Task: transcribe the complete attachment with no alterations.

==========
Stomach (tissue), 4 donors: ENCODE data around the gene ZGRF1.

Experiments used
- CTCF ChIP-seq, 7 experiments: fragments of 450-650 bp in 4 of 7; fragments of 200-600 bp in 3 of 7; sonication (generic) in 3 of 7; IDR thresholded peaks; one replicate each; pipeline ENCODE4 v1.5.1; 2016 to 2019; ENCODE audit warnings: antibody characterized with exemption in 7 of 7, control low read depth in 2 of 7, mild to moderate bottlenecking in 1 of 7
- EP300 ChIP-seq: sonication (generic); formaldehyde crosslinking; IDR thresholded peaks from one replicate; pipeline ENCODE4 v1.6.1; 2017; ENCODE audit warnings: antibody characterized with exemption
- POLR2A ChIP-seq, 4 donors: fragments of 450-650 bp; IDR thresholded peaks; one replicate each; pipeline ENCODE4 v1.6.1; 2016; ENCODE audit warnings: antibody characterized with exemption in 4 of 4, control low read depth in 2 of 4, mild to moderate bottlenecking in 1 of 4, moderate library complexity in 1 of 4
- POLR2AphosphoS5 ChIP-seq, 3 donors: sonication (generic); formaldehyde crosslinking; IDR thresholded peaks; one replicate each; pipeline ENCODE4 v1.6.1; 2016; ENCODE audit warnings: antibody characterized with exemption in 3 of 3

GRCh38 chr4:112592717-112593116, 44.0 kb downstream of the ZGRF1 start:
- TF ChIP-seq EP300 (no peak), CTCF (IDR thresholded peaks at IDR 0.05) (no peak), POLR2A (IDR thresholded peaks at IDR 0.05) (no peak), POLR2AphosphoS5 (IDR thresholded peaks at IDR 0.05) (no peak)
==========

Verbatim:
Stomach (tissue), 4 donors: ENCODE data around the gene ZGRF1.

Experiments used
- CTCF ChIP-seq, 7 experiments: fragments of 450-650 bp in 4 of 7; fragments of 200-600 bp in 3 of 7; sonication (generic) in 3 of 7; IDR thresholded peaks; one replicate each; pipeline ENCODE4 v1.5.1; 2016 to 2019; ENCODE audit warnings: antibody characterized with exemption in 7 of 7, control low read depth in 2 of 7, mild to moderate bottlenecking in 1 of 7
- EP300 ChIP-seq: sonication (generic); formaldehyde crosslinking; IDR thresholded peaks from one replicate; pipeline ENCODE4 v1.6.1; 2017; ENCODE audit warnings: antibody characterized with exemption
- POLR2A ChIP-seq, 4 donors: fragments of 450-650 bp; IDR thresholded peaks; one replicate each; pipeline ENCODE4 v1.6.1; 2016; ENCODE audit warnings: antibody characterized with exemption in 4 of 4, control low read depth in 2 of 4, mild to moderate bottlenecking in 1 of 4, moderate library complexity in 1 of 4
- POLR2AphosphoS5 ChIP-seq, 3 donors: sonication (generic); formaldehyde crosslinking; IDR thresholded peaks; one replicate each; pipeline ENCODE4 v1.6.1; 2016; ENCODE audit warnings: antibody characterized with exemption in 3 of 3

GRCh38 chr4:112592717-112593116, 44.0 kb downstream of the ZGRF1 start:
- TF ChIP-seq EP300 (no peak), CTCF (IDR thresholded peaks at IDR 0.05) (no peak), POLR2A (IDR thresholded peaks at IDR 0.05) (no peak), POLR2AphosphoS5 (IDR thresholded peaks at IDR 0.05) (no peak)